Regarding those “previously untapped hydrocarbon reserves” that have “suddenly become economically viable,” it’s important to remember that the reality on (and also under) the ground when it comes to “developing” untapped hydrocarbon reserves is profoundly problematic, as seen in, to name just one example, the growing problems stemming from the rise of fracking. And on the food side, there is of course no lack of problems with the universal adoption of industrial farming practices, including troubling effects on the food itself, the land, animals, and people: physically, psychologically, spiritually. The assumption behind Warner’s views appears to be the same one driving most mainstream thought and rhetoric on these issues: that our industrial-technological way of life simply has to be maintained. For an updated view of what the reality of a future unfolding in this fashion might well look like, switch from Soylent Green and see the human and planetary wasteland depicted by Paolo Bacigalupi in Pump Six and Other Stories, which, in the words of Publishers Weekly, “explores a post–fossil fuel future where genetically modified crops both feed and power the world, and greedy megacorporations hold the fates of millions in their hands.”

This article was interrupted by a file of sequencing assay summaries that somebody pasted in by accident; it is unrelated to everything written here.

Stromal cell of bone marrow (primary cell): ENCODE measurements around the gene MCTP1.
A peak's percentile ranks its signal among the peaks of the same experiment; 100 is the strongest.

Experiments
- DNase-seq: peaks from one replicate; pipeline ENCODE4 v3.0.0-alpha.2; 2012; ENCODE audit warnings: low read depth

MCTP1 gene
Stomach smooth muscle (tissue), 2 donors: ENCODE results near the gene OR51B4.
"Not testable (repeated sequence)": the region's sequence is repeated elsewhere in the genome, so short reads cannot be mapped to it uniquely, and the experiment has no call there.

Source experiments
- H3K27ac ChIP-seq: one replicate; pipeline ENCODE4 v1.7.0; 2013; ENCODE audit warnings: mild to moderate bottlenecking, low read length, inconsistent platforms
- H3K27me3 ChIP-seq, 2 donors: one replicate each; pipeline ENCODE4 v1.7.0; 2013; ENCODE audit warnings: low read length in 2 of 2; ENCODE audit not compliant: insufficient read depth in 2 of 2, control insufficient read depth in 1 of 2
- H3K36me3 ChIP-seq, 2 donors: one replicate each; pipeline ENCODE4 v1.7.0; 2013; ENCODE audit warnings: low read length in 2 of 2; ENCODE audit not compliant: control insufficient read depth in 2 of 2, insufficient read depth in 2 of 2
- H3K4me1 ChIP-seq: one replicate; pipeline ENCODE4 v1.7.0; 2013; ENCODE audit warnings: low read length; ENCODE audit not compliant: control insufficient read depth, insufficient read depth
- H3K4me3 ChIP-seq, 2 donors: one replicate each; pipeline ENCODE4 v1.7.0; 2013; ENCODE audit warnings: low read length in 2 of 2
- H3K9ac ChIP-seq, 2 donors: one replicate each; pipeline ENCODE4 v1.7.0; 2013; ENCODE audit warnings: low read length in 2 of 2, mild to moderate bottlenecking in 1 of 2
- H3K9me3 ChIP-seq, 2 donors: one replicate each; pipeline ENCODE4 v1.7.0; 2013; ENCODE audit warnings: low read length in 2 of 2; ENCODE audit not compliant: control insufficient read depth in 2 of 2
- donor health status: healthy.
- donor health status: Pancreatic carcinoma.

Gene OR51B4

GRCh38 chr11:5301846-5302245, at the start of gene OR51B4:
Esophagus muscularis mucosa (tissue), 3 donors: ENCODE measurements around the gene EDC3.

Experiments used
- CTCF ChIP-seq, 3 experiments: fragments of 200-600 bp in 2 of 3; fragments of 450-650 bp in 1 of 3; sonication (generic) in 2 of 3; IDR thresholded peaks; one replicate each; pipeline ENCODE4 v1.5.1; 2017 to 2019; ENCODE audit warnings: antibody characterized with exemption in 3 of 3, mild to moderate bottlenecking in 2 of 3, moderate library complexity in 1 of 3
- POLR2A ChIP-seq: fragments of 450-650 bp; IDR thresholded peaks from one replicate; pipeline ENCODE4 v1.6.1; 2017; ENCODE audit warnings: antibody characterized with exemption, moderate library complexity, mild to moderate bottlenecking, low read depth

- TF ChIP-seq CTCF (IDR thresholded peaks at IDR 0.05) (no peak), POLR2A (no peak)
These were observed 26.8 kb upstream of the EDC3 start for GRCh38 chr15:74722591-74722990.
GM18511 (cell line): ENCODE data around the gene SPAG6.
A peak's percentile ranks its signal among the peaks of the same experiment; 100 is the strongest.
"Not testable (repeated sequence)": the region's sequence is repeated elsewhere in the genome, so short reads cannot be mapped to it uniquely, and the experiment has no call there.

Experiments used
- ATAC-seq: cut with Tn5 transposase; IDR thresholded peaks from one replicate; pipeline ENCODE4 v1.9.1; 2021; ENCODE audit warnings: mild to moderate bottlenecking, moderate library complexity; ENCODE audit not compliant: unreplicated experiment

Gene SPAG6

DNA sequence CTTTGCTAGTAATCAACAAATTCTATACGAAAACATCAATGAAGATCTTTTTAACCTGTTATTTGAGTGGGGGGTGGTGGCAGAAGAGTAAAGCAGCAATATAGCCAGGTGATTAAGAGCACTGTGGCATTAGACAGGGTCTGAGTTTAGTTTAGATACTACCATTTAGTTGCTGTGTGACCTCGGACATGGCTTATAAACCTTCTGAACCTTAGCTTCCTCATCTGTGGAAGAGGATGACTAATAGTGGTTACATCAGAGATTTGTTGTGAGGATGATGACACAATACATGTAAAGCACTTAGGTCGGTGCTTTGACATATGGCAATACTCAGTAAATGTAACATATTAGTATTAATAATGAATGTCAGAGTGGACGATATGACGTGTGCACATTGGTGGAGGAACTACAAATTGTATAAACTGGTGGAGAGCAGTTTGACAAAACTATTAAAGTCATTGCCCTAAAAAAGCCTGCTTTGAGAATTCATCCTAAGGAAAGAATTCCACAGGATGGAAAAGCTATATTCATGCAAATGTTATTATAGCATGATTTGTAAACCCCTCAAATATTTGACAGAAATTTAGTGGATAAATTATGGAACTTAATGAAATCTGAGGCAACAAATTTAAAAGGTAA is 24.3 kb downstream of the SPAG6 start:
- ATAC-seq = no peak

Meanwhile, note that despite all of the recent triumphalist rhetoric about the supposed end of peak oil as a viable theory, the estimable Andrew Evans-Pritchard pointed out just a few days ago in The Telegraph that “Peak cheap oil is an incontrovertible fact.” And that, of course, is what the practical reality of our present energy-and-economy predicament has always boiled down to.
To assume that things have to continue operating according to currently reigning principles and trajectories is both the height of unconsciousness and a surefire method for stumbling directly into a true disaster via our very efforts to avoid one. How much more challenging and rewarding it would be to approach the present circumstance conversely by using it as an opportunity for learning to see through the old agenda and its assumptions, even if only on an individual and personal level. To quote Jesus, the Buddha, The Matrix, and Rage Against the Machine: wake up!